Ayende @ Rahien

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Decompression code & Discussion

As I said, a good & small interview question is this one, it is a good one because it is short, relatively simple to handle, but it should show a lot of things about your code. To start with, being faced with a non trivial task that most people are not that familiar with.

Implement a Decompress(Stream input, Stream output, byte[][] dictionary) routine for the following protocol:

Prefix byte – composed of the highest bit + 7 bits len

If the highest bit is not set, this is a uncompressed data, copy the next len from the input to the output.

If the highest bit is set, this is compressed data, the next byte will be the index in the dictionary, copy len bytes from that dictionary entry to the output.

I couldn’t resist doing this myself, and I came up with the following:

public void Decompress(Stream input, Stream output, byte[][] dictionary)
{
    var tmp = new byte[128];
    while (true)
    {
        var readByte = input.ReadByte();
        if (readByte == -1)
            break;
            
        var prefix = (byte) readByte;
        var compressed = (prefix & 0x80) != 0;
        var len = prefix & 0x7f;

        if (compressed == false)
        {
            while (len > 0)
            {
                var read = input.Read(tmp, 0, len);
                if(read == 0)
                    throw new InvalidDataException("Not enough data to read from compressed input stream");
                len -= read;
                output.Write(tmp, 0, read);
            }
        }
        else
        {
            readByte = input.ReadByte();
            if(readByte == -1)
                throw new InvalidDataException("Not enough data to read from compressed input stream");
            output.Write(dictionary[readByte], 0, len);
        }
    }
}

Things to pay attention to: Low memory allocations, error handling, and handling of partial reads from the stream.

But that is just part of the question. After reading the protocol, and implementing it. The question now turns to what does the protocol says about this kind of compression scheme. The use of just 7 bits to store len drastically limit the compression utility in a general format. It also requires an external dictionary, which most compression formats don’t use, they use the actual compressed text itself as the dictionary.  Of course, I’ve been reading compression algorithms for a while now, so that isn’t that fair. But I would expect people to note that that 7 bit limits the compression usability.

And hopefully, with a bit of a hint, they should note that the external dictionary is useful for small data sets where the repetitions are actually between entry, not per entry.

Comments

Joe Buschmann
06/23/2014 02:19 PM by
Joe Buschmann

My solution is close to yours. One difference is the while (len > 0) loop when compressed is false which my solution was missing. Is this because Stream.Read() may return fewer bytes than requested?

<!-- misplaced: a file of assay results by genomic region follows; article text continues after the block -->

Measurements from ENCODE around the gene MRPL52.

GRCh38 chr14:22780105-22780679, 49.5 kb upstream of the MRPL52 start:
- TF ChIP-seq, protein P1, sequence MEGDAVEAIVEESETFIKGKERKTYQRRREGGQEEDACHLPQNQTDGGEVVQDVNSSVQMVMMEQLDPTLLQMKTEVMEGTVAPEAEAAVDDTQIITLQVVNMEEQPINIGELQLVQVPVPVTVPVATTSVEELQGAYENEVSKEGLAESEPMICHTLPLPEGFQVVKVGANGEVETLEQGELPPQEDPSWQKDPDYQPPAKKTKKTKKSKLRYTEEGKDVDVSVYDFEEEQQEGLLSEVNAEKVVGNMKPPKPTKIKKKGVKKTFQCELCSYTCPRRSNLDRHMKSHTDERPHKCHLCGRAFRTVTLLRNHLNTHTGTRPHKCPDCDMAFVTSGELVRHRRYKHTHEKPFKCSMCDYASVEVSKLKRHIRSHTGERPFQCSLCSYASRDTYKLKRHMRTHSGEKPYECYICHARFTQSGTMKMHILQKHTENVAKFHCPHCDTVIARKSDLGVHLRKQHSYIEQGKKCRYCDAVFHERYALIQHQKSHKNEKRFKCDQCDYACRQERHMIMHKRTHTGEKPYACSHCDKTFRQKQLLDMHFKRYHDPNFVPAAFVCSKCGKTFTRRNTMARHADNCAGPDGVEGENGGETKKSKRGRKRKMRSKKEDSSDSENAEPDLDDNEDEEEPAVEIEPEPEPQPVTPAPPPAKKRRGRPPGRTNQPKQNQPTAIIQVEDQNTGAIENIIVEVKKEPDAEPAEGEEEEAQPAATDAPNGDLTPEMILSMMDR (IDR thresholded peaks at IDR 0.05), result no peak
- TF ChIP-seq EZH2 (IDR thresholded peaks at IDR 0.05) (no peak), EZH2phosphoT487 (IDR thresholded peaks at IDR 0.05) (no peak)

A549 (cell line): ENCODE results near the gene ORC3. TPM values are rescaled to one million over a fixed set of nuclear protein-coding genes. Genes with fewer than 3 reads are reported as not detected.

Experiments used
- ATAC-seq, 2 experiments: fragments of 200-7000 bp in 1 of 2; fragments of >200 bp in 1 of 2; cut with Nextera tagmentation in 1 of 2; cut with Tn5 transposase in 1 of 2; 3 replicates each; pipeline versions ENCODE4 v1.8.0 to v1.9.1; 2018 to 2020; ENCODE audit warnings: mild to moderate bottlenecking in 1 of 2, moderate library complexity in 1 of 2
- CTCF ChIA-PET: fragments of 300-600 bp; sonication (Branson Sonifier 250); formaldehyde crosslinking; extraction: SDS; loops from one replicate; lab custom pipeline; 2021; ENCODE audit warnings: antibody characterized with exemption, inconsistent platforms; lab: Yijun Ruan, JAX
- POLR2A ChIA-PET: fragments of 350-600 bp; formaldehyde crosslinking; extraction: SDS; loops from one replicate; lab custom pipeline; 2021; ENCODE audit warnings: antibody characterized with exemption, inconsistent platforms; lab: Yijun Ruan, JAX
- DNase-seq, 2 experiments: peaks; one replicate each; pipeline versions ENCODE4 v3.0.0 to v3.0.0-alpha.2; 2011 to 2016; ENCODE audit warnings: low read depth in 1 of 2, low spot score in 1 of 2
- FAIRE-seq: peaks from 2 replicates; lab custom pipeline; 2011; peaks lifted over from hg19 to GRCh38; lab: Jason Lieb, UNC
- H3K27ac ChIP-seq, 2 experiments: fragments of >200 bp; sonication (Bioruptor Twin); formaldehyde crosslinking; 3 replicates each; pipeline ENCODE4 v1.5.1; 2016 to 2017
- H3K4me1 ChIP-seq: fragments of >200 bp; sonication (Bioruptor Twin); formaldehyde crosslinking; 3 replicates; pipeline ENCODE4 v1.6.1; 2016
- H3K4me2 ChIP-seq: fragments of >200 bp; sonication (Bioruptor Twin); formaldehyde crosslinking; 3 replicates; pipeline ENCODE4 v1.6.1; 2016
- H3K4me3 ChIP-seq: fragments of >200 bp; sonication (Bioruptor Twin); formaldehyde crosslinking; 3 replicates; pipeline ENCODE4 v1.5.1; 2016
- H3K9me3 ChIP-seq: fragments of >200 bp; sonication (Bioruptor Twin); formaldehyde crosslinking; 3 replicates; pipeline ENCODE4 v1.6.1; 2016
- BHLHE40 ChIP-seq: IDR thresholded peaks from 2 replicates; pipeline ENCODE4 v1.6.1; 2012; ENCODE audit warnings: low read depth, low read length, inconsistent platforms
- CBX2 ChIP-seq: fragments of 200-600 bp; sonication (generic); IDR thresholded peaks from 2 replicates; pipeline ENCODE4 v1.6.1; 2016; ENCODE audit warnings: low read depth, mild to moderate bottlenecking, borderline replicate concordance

public static void Decompress(Stream input, Stream output, byte[][] dictionary)
    {
        const int prefixMask = 128;
        int prefix = input.ReadByte();

        while (prefix != -1)
        {
            bool isCompressed = (prefix & prefixMask) == prefixMask;

            if (isCompressed)
            {
                int len = prefix ^ prefixMask;
                int index = input.ReadByte();
                byte[] buffer = dictionary[index];
                output.Write(buffer, 0, len);
            }
            else
            {
                int len = prefix;
                byte[] buffer = new byte[len];
                input.Read(buffer, 0, len);
                output.Write(buffer, 0, len);
            }

            prefix = input.ReadByte();
        }
    }
Aaron
06/23/2014 03:38 PM by
Aaron

I wrote a tiny solution just for fun, but I wasn't aware that streams could read fewer than the number of bytes requested outside of the end of the stream.

[code] static void Decompress(Stream i, Stream o, byte[][] d) { for (dynamic b = i.ReadByte(), u = new byte[127]; b > 0; b = i.ReadByte()) if (b < 128) o.Write(u, 0, i.Read(u, 0, b)); else o.Write(d[i.ReadByte()], 0, b & 127); } [/code]

Ayende Rahien
06/23/2014 04:09 PM by
Ayende Rahien

Joseph, Yes, Read() may return less bytes than you wanted, for any number of reasons.

Ayende Rahien
06/23/2014 04:10 PM by
Ayende Rahien

Aaron, That code is ugly. And why on earth would you use dynamic here?

Aaron
06/23/2014 04:35 PM by
Aaron

Ayende: yes it is extremely ugly. As I said, I wrote a tiny answer just for fun. Using dynamic was fewer characters than two declarations outside the for loop. (There's probably a much smaller solution, but I'm not a code golf enthusiast.)